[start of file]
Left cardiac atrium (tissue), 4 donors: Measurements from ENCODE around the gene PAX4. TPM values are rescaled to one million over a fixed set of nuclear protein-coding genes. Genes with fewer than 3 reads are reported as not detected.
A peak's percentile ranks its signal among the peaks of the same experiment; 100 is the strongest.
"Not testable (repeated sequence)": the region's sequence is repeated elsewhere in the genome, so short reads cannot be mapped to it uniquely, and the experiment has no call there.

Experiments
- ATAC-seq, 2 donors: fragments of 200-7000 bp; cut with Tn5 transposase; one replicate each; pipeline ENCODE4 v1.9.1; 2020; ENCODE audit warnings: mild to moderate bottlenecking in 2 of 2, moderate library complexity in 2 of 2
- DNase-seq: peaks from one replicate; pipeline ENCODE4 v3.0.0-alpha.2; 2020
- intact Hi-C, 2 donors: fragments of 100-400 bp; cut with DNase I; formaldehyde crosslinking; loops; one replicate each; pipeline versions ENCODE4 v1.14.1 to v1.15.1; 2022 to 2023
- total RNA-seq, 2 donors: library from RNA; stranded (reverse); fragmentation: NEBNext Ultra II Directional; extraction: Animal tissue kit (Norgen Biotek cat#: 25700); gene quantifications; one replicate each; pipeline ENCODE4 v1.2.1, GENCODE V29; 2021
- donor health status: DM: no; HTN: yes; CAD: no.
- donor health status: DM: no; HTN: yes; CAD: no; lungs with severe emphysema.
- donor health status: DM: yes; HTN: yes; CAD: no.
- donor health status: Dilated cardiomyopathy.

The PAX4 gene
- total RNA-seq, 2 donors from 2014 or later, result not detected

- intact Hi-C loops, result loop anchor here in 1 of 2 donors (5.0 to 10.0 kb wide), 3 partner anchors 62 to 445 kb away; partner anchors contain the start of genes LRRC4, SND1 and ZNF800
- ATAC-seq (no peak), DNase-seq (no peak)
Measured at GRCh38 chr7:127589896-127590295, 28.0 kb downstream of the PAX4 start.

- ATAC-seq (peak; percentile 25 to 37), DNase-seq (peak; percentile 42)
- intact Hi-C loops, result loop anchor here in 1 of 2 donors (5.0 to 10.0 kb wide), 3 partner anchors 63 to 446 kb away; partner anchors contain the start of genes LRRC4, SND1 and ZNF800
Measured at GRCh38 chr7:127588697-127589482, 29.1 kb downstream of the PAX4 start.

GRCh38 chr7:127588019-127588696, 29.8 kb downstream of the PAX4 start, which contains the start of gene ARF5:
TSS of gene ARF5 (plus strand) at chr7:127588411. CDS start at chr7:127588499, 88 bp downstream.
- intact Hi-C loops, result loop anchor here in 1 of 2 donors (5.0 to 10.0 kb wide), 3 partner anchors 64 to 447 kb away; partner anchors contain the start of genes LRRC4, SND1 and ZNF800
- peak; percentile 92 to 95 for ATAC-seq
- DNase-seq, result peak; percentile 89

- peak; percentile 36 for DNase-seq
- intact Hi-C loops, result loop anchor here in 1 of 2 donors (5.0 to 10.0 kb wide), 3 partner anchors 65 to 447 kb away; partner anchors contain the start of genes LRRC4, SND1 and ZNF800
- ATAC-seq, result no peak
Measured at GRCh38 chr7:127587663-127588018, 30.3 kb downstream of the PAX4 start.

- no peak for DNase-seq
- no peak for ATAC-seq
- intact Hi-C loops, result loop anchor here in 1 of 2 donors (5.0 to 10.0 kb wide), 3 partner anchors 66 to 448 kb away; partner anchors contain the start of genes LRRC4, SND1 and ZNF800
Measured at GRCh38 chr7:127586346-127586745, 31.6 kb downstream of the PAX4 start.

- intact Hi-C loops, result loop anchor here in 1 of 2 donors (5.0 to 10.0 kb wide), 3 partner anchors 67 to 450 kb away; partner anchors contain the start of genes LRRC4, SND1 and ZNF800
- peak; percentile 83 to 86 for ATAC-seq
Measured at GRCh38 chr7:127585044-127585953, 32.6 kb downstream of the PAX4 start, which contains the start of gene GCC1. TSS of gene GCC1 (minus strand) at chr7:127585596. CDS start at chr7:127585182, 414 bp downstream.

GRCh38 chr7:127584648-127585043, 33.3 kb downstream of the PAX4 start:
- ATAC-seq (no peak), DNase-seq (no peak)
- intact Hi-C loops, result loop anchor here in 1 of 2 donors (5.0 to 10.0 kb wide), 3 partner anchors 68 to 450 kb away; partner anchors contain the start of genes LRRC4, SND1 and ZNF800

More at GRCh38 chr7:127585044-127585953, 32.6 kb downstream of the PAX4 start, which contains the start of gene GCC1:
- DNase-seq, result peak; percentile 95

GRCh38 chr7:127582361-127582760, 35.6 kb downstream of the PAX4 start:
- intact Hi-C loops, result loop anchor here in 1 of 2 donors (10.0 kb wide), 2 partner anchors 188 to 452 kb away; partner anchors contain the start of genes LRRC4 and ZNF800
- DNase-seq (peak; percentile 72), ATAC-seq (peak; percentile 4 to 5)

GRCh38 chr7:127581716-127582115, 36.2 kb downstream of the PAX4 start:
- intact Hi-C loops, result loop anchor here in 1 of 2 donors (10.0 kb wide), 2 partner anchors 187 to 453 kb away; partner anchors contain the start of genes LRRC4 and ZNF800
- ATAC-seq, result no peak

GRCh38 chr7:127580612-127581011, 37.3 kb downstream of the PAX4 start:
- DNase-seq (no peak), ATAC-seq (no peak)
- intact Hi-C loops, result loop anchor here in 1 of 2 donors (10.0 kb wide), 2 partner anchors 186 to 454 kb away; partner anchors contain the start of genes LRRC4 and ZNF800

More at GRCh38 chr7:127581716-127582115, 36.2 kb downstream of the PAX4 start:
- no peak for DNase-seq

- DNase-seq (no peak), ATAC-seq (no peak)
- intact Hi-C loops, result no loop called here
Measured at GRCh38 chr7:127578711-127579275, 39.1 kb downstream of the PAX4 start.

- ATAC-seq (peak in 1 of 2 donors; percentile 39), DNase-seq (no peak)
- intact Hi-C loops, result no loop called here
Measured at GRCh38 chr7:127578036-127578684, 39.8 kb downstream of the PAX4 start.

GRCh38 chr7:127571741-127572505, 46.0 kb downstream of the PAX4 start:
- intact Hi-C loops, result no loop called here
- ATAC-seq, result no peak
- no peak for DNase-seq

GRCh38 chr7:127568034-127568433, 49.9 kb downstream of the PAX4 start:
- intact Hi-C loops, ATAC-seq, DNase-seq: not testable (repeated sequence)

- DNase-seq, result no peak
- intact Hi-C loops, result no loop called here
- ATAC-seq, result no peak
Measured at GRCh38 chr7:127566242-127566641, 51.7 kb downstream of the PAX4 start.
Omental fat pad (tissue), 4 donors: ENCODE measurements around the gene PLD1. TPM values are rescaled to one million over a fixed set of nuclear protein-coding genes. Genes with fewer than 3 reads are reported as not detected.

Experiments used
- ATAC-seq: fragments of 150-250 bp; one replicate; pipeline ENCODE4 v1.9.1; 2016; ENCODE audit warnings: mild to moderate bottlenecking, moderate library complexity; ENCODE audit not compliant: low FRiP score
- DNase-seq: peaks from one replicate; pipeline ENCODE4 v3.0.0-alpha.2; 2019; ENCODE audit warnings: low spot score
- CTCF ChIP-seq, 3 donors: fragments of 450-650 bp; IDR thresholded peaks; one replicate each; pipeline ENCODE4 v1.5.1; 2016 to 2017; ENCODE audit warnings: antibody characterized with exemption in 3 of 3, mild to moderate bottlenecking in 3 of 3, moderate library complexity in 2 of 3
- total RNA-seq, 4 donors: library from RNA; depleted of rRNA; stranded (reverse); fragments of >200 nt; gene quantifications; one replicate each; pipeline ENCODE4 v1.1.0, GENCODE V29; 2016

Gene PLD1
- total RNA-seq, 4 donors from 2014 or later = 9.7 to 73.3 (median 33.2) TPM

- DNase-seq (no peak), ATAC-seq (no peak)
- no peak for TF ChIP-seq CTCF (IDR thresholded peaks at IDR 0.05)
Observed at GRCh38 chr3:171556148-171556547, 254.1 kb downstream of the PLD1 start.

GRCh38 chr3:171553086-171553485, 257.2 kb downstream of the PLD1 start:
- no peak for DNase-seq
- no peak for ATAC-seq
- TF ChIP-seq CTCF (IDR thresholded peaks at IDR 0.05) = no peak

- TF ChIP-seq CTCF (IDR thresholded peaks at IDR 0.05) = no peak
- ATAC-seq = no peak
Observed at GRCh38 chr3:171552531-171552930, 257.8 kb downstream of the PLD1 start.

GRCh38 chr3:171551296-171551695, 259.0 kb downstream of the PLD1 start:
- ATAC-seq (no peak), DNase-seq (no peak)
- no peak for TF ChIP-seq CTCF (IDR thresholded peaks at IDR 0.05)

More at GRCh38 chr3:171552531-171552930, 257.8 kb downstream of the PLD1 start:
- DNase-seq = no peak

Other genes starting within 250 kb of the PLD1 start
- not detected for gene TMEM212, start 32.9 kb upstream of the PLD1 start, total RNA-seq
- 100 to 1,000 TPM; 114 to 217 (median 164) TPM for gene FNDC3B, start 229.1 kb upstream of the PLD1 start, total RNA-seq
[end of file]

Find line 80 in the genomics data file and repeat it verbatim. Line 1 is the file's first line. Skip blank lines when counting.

GRCh38 chr3:171553086-171553485, 257.2 kb downstream of the PLD1 start: